Exempt Status Revoked? Get It Back!

Has the IRS revoked your organization's tax-exempt status because you didn't file Form 990-N, Form 990-EZ, or Form 990 for three consecutive years? Here's what you need to know:

1. The IRS made a new rule that took effect in 2007 that said if an organization fails to file a required Form 990 for three years in a row, the organization's tax-exempt status is AUTOMATICALLY revoked. This means that if you were required to file either Form 990-N, 990-EZ, or Form 990 and failed to do so for 2007, 2008, and 2009 (or any other 3 year period), your tax-exempt status is automatically revoked as of May 15, 2010 (or future corresponding due date).

2. In order to get your exempt status back, you have to re-apply by filing Form 1023, or Form 1024, whichever applies. Normally, the IRS will reinstate your exempt status as of the date of the application ( I would assume this means either the date it was mailed or the date the IRS received it ).

3. During the time period between revocation and re-approval (which could easily be many months) your organization will be treated as a taxable corporation and will have to file a regular corporate tax return (Form 1120) and pay any tax due on income; unless...

4. If your organization can show that it had "reasonable cause" for not filing a return for 3 consecutive years, the IRS may reinstate your tax-exempt status retroactive to date of revocation, which means your organization will not have any period in which it was not tax-exempt.

UPDATE: January 2, 2014: The IRS has published Revenue Procedure 2014-11 which provides streamlined procedures for 990-N and 990-EZ filers to get retroactive reinstatement and clarifies procedures for other organizations. Click to read an important summary of Revenue Procedure 2014-11 and what it means.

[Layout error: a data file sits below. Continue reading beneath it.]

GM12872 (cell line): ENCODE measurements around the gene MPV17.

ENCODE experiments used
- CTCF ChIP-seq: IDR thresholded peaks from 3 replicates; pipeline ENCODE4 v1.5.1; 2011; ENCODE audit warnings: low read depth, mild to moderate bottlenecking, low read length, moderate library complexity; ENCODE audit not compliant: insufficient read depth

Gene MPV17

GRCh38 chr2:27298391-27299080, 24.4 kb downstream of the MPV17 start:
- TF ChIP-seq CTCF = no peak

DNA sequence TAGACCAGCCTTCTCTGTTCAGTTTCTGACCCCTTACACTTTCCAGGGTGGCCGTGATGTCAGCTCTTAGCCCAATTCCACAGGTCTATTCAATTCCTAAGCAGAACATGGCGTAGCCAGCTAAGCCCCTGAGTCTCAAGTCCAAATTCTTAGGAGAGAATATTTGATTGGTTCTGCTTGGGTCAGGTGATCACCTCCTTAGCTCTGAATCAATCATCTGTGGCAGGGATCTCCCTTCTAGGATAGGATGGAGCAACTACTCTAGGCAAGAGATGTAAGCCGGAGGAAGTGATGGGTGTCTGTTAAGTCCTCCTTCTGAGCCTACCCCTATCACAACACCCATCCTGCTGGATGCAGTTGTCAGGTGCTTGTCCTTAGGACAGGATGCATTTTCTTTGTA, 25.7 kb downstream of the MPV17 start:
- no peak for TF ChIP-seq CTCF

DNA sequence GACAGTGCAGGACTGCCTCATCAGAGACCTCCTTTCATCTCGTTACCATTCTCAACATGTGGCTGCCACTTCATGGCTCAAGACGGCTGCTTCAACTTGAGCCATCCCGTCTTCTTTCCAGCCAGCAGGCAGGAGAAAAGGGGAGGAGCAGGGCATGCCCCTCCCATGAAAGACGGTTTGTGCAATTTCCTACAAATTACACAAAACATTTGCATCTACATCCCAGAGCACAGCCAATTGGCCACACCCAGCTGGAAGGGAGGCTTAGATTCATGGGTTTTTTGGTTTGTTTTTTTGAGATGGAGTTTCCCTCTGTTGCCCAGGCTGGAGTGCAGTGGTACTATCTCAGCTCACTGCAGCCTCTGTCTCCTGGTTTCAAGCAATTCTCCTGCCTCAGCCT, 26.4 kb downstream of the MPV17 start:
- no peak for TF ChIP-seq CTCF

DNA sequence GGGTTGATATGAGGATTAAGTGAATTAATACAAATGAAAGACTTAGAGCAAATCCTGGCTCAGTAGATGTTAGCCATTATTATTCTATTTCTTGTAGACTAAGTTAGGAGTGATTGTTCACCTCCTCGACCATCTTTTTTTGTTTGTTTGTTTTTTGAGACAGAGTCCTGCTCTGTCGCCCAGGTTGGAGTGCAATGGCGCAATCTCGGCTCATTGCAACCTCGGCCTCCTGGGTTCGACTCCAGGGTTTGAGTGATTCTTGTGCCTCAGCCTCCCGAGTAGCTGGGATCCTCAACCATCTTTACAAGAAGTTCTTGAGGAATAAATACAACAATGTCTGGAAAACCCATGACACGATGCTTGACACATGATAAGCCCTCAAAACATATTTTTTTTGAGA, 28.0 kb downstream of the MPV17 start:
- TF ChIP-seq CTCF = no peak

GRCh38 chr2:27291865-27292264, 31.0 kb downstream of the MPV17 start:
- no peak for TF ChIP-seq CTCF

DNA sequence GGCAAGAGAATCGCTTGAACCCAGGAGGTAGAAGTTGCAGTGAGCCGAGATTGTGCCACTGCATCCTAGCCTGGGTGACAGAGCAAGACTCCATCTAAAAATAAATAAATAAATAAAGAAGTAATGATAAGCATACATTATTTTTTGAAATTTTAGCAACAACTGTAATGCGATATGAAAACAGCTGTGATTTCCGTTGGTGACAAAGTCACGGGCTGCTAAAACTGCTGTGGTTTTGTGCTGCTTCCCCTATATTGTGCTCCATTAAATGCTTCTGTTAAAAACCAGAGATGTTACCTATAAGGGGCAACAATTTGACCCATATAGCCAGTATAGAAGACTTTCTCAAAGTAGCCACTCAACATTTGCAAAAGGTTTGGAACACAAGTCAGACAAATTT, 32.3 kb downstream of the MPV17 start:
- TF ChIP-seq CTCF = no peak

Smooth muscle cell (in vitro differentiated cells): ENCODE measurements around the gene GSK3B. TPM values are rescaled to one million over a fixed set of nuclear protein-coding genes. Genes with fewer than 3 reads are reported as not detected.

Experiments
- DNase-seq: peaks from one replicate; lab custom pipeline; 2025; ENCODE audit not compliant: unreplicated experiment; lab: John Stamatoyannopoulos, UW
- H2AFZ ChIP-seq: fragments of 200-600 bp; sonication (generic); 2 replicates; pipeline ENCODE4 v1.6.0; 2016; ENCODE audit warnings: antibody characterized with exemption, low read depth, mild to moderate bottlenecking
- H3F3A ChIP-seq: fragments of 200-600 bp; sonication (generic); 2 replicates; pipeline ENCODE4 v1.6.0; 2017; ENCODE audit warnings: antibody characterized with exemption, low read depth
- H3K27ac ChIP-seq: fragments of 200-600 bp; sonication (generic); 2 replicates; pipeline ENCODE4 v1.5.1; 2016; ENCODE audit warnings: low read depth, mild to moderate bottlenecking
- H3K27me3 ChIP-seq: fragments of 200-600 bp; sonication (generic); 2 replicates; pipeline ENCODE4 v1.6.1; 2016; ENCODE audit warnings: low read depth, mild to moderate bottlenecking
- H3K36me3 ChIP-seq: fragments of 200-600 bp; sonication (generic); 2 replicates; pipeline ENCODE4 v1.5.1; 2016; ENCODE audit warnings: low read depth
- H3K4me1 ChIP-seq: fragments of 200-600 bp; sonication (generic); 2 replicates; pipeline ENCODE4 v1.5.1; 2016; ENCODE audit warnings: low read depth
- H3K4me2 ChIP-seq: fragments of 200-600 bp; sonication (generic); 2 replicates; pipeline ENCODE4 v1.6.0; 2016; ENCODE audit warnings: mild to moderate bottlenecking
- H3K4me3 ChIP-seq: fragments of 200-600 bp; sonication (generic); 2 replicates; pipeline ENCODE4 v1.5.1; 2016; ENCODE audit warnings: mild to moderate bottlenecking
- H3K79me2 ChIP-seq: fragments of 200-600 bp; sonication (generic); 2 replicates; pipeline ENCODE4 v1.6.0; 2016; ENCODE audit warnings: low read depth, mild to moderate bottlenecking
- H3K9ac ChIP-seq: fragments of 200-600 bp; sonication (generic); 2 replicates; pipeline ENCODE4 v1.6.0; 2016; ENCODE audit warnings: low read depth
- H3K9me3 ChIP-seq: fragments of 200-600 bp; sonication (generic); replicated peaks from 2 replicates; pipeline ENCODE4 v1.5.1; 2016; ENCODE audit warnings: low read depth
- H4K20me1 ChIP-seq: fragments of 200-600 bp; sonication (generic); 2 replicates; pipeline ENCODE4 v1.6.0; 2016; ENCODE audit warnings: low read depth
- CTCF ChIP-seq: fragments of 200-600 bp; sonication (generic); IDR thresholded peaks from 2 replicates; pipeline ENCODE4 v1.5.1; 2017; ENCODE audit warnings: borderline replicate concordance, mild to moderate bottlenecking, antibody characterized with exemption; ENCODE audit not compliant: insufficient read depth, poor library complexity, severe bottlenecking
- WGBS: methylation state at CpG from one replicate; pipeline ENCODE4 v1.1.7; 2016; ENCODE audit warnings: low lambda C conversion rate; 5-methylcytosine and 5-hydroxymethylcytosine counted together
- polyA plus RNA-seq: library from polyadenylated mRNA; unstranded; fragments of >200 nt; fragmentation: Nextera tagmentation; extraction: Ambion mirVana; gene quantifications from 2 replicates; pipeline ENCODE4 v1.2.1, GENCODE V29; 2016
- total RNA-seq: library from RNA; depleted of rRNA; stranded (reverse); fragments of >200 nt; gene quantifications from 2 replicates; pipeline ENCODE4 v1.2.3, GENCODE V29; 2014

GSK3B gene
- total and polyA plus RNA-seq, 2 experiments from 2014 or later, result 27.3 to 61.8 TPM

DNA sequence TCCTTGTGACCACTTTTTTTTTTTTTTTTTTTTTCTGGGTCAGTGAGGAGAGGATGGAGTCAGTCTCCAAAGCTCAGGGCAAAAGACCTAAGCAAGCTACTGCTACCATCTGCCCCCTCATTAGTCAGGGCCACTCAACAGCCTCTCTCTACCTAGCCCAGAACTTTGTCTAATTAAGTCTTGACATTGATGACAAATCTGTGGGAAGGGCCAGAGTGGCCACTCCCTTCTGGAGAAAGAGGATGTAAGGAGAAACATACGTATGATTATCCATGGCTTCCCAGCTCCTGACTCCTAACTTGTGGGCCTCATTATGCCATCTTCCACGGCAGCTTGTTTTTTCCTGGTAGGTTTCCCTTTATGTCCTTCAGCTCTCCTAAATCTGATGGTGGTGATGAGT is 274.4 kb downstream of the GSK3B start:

Showing "Reasonable Cause"

If you are going to re-apply to have your tax-exempt status reinstated, there really is no reason not to ask for "retroactive reinstatement" unless you think you don't have a reasonable cause.

The IRS has issued some guidelines regarding how to ask for retroactive reinstatement and how to show reasonable cause for late or non-filing. But, as usual, the IRS guidelines leave out more information than they reveal.

I've expanded my penalty abatement manual e-book to include detailed instructions that explain exactly how to show that your organization had reasonable cause for not filing returns for three consecutive years. It's the "instructions to the IRS instructions."

But, so far, the IRS has granted retroactive reinstatement in very few cases. They have, in effect, offered false hope to most organizations.

Read this before proceeding with a request for retroactive reinstatement.

Nonprofit penalty removal book

Of course, if you don't have reasonable cause, i.e. if you knew you should have been filing but just never got around to it, then you are not eligible for retroactive reinstatement. But you can still apply to get your tax-exempt status back simply by filing Form 1023 or 1024 (whichever applies to you) and paying the application fee to the IRS (they call it a "user fee."